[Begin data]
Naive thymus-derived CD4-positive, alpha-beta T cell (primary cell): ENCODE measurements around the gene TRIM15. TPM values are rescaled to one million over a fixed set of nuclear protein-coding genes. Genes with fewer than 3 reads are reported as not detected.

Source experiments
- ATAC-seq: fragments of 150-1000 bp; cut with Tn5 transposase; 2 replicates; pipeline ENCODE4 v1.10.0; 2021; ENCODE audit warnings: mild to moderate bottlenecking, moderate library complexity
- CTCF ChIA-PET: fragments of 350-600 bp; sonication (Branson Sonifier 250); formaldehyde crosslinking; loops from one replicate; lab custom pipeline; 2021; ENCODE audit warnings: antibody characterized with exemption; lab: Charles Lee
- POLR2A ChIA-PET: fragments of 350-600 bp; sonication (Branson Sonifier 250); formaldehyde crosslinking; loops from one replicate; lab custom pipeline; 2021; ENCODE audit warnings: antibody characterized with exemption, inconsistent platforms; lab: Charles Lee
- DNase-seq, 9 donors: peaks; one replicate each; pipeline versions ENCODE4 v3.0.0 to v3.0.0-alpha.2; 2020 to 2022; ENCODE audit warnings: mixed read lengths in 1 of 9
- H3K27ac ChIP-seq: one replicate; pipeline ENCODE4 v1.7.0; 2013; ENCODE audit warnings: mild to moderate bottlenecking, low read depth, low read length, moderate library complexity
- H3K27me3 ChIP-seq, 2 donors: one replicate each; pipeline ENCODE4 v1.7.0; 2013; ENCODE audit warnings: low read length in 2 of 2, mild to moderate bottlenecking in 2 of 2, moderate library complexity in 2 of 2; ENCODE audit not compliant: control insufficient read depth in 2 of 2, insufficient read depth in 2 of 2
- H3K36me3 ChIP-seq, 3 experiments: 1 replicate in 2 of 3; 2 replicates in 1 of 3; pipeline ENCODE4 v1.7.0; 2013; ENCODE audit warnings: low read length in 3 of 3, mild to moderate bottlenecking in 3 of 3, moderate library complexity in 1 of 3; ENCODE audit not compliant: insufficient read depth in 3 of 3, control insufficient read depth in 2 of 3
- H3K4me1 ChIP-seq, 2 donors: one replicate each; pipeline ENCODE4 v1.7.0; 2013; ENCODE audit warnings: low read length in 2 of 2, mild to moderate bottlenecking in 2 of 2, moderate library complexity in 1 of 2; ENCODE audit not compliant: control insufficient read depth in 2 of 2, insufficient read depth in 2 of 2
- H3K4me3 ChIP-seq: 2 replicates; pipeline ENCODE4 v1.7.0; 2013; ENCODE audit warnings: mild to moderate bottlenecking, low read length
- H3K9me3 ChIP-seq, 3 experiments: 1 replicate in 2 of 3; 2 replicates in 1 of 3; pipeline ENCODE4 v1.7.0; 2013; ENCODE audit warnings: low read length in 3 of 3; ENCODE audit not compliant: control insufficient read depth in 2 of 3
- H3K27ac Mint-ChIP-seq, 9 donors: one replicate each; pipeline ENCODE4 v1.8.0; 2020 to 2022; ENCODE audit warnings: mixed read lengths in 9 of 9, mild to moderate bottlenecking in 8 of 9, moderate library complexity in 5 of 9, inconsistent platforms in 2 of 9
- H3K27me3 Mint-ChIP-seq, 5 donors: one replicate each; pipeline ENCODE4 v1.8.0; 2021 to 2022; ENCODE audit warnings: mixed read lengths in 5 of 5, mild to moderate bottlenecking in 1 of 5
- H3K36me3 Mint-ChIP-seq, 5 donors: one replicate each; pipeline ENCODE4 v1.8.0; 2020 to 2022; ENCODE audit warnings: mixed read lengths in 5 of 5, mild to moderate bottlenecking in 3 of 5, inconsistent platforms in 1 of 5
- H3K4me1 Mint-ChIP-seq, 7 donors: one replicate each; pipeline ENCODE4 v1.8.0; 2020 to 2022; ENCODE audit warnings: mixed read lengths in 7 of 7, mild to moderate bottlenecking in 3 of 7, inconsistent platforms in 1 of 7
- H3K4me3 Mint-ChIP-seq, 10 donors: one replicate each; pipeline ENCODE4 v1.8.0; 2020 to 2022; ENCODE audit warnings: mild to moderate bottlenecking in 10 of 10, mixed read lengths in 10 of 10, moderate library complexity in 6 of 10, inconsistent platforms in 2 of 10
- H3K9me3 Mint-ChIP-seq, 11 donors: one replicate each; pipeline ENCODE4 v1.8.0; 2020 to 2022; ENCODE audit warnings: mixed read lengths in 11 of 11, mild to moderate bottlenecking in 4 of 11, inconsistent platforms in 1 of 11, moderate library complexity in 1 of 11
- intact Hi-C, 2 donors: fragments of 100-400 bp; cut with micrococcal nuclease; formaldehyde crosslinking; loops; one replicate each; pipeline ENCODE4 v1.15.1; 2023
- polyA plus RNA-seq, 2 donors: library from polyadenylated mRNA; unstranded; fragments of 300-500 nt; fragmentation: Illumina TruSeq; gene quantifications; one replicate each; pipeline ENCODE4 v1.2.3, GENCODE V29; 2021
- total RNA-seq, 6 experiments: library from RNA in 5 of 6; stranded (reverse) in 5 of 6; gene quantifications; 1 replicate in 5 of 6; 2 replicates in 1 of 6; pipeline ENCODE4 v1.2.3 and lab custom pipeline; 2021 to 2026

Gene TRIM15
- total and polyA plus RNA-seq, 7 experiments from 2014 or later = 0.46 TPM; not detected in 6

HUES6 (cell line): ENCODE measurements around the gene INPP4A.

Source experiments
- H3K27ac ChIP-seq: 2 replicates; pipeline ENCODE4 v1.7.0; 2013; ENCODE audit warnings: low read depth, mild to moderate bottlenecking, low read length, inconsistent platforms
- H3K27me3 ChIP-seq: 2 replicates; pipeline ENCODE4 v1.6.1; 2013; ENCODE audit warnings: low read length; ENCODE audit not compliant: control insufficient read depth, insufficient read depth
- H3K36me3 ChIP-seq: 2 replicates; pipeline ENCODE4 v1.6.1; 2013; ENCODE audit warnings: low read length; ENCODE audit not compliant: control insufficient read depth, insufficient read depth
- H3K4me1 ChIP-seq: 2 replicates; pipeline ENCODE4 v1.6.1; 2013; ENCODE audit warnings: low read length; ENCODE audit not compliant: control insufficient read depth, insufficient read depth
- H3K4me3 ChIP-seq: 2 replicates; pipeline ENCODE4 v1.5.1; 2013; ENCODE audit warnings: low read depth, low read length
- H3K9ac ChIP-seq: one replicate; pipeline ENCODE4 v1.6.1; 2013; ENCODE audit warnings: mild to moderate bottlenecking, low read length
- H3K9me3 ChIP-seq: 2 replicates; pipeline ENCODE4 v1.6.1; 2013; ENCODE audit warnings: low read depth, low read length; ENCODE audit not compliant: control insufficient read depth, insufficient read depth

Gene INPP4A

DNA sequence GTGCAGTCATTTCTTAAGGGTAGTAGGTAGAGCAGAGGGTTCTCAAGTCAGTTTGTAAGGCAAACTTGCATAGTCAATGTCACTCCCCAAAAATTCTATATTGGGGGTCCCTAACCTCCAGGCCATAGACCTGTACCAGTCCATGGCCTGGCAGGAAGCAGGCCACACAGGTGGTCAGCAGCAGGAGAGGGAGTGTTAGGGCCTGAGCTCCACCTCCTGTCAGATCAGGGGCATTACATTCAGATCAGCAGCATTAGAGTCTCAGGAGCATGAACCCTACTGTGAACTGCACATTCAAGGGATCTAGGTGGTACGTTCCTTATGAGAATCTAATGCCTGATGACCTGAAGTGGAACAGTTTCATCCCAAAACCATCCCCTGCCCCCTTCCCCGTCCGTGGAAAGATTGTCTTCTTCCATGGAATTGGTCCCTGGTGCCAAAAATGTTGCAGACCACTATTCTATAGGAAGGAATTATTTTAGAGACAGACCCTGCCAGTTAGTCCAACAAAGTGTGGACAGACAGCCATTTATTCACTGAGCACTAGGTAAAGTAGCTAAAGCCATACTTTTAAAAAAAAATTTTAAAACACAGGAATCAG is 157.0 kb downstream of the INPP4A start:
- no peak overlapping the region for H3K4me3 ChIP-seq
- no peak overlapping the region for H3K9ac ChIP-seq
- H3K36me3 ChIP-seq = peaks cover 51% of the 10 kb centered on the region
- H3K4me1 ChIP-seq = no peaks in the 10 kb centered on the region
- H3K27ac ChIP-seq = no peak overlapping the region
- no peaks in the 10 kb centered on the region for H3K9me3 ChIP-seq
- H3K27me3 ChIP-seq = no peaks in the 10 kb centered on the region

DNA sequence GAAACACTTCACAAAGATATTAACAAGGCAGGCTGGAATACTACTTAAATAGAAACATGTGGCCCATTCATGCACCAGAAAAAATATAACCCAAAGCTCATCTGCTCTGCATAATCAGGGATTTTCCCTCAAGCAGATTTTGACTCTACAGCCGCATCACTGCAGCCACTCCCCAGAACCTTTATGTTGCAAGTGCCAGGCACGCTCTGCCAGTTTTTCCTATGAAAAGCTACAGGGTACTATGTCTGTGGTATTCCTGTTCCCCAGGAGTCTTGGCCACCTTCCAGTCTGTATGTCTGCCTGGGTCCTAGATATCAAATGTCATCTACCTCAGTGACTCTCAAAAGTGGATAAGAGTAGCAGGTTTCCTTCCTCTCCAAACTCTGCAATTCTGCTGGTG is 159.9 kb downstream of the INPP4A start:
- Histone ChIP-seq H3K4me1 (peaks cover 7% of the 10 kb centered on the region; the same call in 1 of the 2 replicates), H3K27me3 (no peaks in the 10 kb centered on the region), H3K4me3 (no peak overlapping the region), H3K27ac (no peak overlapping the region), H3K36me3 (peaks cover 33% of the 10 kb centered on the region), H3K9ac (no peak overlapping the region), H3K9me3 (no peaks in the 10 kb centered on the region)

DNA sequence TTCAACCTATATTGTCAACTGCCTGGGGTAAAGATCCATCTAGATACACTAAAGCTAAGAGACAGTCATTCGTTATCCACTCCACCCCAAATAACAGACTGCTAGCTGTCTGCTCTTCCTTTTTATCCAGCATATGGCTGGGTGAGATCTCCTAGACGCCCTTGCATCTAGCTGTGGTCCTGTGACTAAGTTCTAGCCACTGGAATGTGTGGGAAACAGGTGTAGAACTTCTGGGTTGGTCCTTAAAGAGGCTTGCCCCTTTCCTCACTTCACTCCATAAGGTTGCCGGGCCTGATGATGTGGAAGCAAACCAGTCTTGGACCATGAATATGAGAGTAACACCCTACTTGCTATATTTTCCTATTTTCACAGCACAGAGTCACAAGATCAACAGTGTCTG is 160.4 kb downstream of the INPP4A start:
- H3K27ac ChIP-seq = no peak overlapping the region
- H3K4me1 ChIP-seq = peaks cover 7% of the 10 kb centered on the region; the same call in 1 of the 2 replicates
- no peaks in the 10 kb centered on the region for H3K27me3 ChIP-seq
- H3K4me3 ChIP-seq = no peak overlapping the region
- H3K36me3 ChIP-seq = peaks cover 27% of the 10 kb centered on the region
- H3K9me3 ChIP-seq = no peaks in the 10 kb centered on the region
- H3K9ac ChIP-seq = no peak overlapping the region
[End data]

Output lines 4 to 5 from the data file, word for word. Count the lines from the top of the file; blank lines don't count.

- CTCF ChIA-PET: fragments of 350-600 bp; sonication (Branson Sonifier 250); formaldehyde crosslinking; loops from one replicate; lab custom pipeline; 2021; ENCODE audit warnings: antibody characterized with exemption; lab: Charles Lee
- POLR2A ChIA-PET: fragments of 350-600 bp; sonication (Branson Sonifier 250); formaldehyde crosslinking; loops from one replicate; lab custom pipeline; 2021; ENCODE audit warnings: antibody characterized with exemption, inconsistent platforms; lab: Charles Lee